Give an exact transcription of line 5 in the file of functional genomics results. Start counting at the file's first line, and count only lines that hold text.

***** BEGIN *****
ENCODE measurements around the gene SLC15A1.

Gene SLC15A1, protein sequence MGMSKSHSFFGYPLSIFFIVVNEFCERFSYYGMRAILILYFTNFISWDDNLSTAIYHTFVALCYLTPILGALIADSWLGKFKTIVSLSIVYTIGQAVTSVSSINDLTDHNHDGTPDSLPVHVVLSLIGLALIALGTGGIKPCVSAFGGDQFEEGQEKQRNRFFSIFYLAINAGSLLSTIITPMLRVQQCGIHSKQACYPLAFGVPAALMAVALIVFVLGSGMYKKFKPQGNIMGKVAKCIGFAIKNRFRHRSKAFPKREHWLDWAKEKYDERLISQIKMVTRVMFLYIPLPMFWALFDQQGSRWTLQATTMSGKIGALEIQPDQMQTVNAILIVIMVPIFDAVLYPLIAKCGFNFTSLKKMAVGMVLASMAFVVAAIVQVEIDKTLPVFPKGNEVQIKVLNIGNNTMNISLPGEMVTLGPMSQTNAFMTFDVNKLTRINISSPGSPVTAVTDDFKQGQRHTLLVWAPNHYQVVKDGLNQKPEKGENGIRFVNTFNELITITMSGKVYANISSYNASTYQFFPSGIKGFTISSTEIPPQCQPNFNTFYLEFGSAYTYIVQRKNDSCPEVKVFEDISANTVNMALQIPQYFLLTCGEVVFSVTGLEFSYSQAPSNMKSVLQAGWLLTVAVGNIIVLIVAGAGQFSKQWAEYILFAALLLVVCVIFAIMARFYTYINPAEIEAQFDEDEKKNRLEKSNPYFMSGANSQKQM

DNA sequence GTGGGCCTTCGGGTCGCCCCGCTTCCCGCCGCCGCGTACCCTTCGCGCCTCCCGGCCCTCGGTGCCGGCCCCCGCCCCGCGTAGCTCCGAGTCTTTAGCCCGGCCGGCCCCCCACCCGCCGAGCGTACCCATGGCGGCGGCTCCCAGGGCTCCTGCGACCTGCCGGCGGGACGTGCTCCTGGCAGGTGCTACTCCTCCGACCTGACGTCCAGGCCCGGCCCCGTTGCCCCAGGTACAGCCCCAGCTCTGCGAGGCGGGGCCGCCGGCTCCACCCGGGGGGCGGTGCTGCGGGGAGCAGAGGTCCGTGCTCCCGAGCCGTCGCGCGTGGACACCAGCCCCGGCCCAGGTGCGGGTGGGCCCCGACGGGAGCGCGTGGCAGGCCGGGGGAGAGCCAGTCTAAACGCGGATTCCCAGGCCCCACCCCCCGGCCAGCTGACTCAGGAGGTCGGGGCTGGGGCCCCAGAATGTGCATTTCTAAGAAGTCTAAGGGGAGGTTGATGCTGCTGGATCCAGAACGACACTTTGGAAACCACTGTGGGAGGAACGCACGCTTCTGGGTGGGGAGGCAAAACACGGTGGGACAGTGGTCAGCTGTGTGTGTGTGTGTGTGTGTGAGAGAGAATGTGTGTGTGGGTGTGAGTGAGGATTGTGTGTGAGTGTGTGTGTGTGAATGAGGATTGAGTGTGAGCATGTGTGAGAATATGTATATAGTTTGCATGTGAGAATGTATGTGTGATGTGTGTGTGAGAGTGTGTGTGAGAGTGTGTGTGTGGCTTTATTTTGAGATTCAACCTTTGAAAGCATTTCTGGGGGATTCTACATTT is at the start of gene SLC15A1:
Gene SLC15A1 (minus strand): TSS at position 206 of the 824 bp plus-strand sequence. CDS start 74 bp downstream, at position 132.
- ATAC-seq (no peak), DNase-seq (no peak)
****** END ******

- ATAC-seq (no peak), DNase-seq (no peak)